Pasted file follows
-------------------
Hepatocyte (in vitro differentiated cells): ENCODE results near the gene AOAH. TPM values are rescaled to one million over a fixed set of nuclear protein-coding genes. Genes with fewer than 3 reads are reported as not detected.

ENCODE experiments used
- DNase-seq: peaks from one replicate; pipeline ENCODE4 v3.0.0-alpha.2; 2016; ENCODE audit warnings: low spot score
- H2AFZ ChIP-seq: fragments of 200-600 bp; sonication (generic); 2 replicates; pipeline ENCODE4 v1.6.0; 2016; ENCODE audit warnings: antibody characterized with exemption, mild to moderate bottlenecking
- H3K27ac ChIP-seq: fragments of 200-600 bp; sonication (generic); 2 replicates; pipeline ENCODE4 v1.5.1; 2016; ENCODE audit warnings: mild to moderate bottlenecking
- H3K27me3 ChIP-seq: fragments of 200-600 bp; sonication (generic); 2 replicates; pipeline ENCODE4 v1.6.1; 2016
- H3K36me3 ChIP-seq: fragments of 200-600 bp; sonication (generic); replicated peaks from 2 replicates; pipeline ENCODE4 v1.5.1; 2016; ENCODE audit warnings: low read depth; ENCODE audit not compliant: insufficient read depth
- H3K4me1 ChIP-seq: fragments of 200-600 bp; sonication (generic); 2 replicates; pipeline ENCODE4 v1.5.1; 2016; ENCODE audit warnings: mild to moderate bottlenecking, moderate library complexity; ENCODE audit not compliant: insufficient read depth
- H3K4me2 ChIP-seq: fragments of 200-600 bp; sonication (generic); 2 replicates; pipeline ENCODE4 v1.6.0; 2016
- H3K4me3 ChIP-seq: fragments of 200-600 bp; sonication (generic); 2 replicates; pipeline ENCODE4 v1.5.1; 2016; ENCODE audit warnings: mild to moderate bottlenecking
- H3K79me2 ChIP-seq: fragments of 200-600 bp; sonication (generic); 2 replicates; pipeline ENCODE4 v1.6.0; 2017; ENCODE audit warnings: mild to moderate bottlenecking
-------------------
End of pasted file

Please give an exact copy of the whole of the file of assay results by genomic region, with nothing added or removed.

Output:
Hepatocyte (in vitro differentiated cells): ENCODE results near the gene AOAH. TPM values are rescaled to one million over a fixed set of nuclear protein-coding genes. Genes with fewer than 3 reads are reported as not detected.

ENCODE experiments used
- DNase-seq: peaks from one replicate; pipeline ENCODE4 v3.0.0-alpha.2; 2016; ENCODE audit warnings: low spot score
- H2AFZ ChIP-seq: fragments of 200-600 bp; sonication (generic); 2 replicates; pipeline ENCODE4 v1.6.0; 2016; ENCODE audit warnings: antibody characterized with exemption, mild to moderate bottlenecking
- H3K27ac ChIP-seq: fragments of 200-600 bp; sonication (generic); 2 replicates; pipeline ENCODE4 v1.5.1; 2016; ENCODE audit warnings: mild to moderate bottlenecking
- H3K27me3 ChIP-seq: fragments of 200-600 bp; sonication (generic); 2 replicates; pipeline ENCODE4 v1.6.1; 2016
- H3K36me3 ChIP-seq: fragments of 200-600 bp; sonication (generic); replicated peaks from 2 replicates; pipeline ENCODE4 v1.5.1; 2016; ENCODE audit warnings: low read depth; ENCODE audit not compliant: insufficient read depth
- H3K4me1 ChIP-seq: fragments of 200-600 bp; sonication (generic); 2 replicates; pipeline ENCODE4 v1.5.1; 2016; ENCODE audit warnings: mild to moderate bottlenecking, moderate library complexity; ENCODE audit not compliant: insufficient read depth
- H3K4me2 ChIP-seq: fragments of 200-600 bp; sonication (generic); 2 replicates; pipeline ENCODE4 v1.6.0; 2016
- H3K4me3 ChIP-seq: fragments of 200-600 bp; sonication (generic); 2 replicates; pipeline ENCODE4 v1.5.1; 2016; ENCODE audit warnings: mild to moderate bottlenecking
- H3K79me2 ChIP-seq: fragments of 200-600 bp; sonication (generic); 2 replicates; pipeline ENCODE4 v1.6.0; 2017; ENCODE audit warnings: mild to moderate bottlenecking